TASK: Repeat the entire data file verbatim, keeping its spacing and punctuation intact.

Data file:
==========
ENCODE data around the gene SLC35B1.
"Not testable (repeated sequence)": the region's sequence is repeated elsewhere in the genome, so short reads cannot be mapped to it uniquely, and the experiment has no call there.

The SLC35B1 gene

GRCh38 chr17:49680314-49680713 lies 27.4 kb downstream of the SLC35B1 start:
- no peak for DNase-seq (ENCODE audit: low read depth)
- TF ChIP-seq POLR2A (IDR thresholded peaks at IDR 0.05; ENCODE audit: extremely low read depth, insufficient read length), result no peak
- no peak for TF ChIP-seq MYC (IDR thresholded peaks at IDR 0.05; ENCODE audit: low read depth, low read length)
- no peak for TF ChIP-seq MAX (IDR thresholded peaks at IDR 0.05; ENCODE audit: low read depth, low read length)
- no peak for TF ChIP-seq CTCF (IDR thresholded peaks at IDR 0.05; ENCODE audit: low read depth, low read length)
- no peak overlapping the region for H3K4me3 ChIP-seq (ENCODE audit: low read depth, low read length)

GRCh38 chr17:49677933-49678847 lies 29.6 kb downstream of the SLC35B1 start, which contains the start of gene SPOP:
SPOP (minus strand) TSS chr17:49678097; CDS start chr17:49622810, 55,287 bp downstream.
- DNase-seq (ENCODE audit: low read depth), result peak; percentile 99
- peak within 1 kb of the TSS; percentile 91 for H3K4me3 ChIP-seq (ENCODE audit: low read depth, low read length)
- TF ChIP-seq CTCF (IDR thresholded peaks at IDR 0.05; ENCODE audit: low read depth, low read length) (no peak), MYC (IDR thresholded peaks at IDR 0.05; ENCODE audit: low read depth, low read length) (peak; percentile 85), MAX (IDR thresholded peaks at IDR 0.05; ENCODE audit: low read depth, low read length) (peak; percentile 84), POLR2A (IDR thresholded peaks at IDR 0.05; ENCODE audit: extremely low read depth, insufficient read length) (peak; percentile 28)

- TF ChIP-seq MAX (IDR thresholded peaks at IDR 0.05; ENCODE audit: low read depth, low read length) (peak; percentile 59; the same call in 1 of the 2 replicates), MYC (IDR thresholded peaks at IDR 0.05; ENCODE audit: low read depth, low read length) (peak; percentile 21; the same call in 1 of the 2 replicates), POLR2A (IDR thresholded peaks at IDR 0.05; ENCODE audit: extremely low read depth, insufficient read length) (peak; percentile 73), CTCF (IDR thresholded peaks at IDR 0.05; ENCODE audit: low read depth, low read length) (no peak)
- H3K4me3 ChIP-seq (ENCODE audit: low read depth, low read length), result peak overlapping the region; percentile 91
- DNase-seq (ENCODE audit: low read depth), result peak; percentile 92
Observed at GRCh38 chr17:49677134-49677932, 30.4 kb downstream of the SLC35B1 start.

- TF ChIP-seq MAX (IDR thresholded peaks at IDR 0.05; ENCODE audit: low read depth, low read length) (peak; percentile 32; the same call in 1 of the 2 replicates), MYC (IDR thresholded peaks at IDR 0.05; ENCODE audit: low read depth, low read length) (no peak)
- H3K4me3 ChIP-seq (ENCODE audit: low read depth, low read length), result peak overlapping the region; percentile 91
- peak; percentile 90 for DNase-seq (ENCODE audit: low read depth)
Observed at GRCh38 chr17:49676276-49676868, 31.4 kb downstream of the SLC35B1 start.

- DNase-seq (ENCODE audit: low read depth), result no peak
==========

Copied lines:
ENCODE data around the gene SLC35B1.
"Not testable (repeated sequence)": the region's sequence is repeated elsewhere in the genome, so short reads cannot be mapped to it uniquely, and the experiment has no call there.

The SLC35B1 gene

GRCh38 chr17:49680314-49680713 lies 27.4 kb downstream of the SLC35B1 start:
- no peak for DNase-seq (ENCODE audit: low read depth)
- TF ChIP-seq POLR2A (IDR thresholded peaks at IDR 0.05; ENCODE audit: extremely low read depth, insufficient read length), result no peak
- no peak for TF ChIP-seq MYC (IDR thresholded peaks at IDR 0.05; ENCODE audit: low read depth, low read length)
- no peak for TF ChIP-seq MAX (IDR thresholded peaks at IDR 0.05; ENCODE audit: low read depth, low read length)
- no peak for TF ChIP-seq CTCF (IDR thresholded peaks at IDR 0.05; ENCODE audit: low read depth, low read length)
- no peak overlapping the region for H3K4me3 ChIP-seq (ENCODE audit: low read depth, low read length)

GRCh38 chr17:49677933-49678847 lies 29.6 kb downstream of the SLC35B1 start, which contains the start of gene SPOP:
SPOP (minus strand) TSS chr17:49678097; CDS start chr17:49622810, 55,287 bp downstream.
- DNase-seq (ENCODE audit: low read depth), result peak; percentile 99
- peak within 1 kb of the TSS; percentile 91 for H3K4me3 ChIP-seq (ENCODE audit: low read depth, low read length)
- TF ChIP-seq CTCF (IDR thresholded peaks at IDR 0.05; ENCODE audit: low read depth, low read length) (no peak), MYC (IDR thresholded peaks at IDR 0.05; ENCODE audit: low read depth, low read length) (peak; percentile 85), MAX (IDR thresholded peaks at IDR 0.05; ENCODE audit: low read depth, low read length) (peak; percentile 84), POLR2A (IDR thresholded peaks at IDR 0.05; ENCODE audit: extremely low read depth, insufficient read length) (peak; percentile 28)

- TF ChIP-seq MAX (IDR thresholded peaks at IDR 0.05; ENCODE audit: low read depth, low read length) (peak; percentile 59; the same call in 1 of the 2 replicates), MYC (IDR thresholded peaks at IDR 0.05; ENCODE audit: low read depth, low read length) (peak; percentile 21; the same call in 1 of the 2 replicates), POLR2A (IDR thresholded peaks at IDR 0.05; ENCODE audit: extremely low read depth, insufficient read length) (peak; percentile 73), CTCF (IDR thresholded peaks at IDR 0.05; ENCODE audit: low read depth, low read length) (no peak)
- H3K4me3 ChIP-seq (ENCODE audit: low read depth, low read length), result peak overlapping the region; percentile 91
- DNase-seq (ENCODE audit: low read depth), result peak; percentile 92
Observed at GRCh38 chr17:49677134-49677932, 30.4 kb downstream of the SLC35B1 start.

- TF ChIP-seq MAX (IDR thresholded peaks at IDR 0.05; ENCODE audit: low read depth, low read length) (peak; percentile 32; the same call in 1 of the 2 replicates), MYC (IDR thresholded peaks at IDR 0.05; ENCODE audit: low read depth, low read length) (no peak)
- H3K4me3 ChIP-seq (ENCODE audit: low read depth, low read length), result peak overlapping the region; percentile 91
- peak; percentile 90 for DNase-seq (ENCODE audit: low read depth)
Observed at GRCh38 chr17:49676276-49676868, 31.4 kb downstream of the SLC35B1 start.

- DNase-seq (ENCODE audit: low read depth), result no peak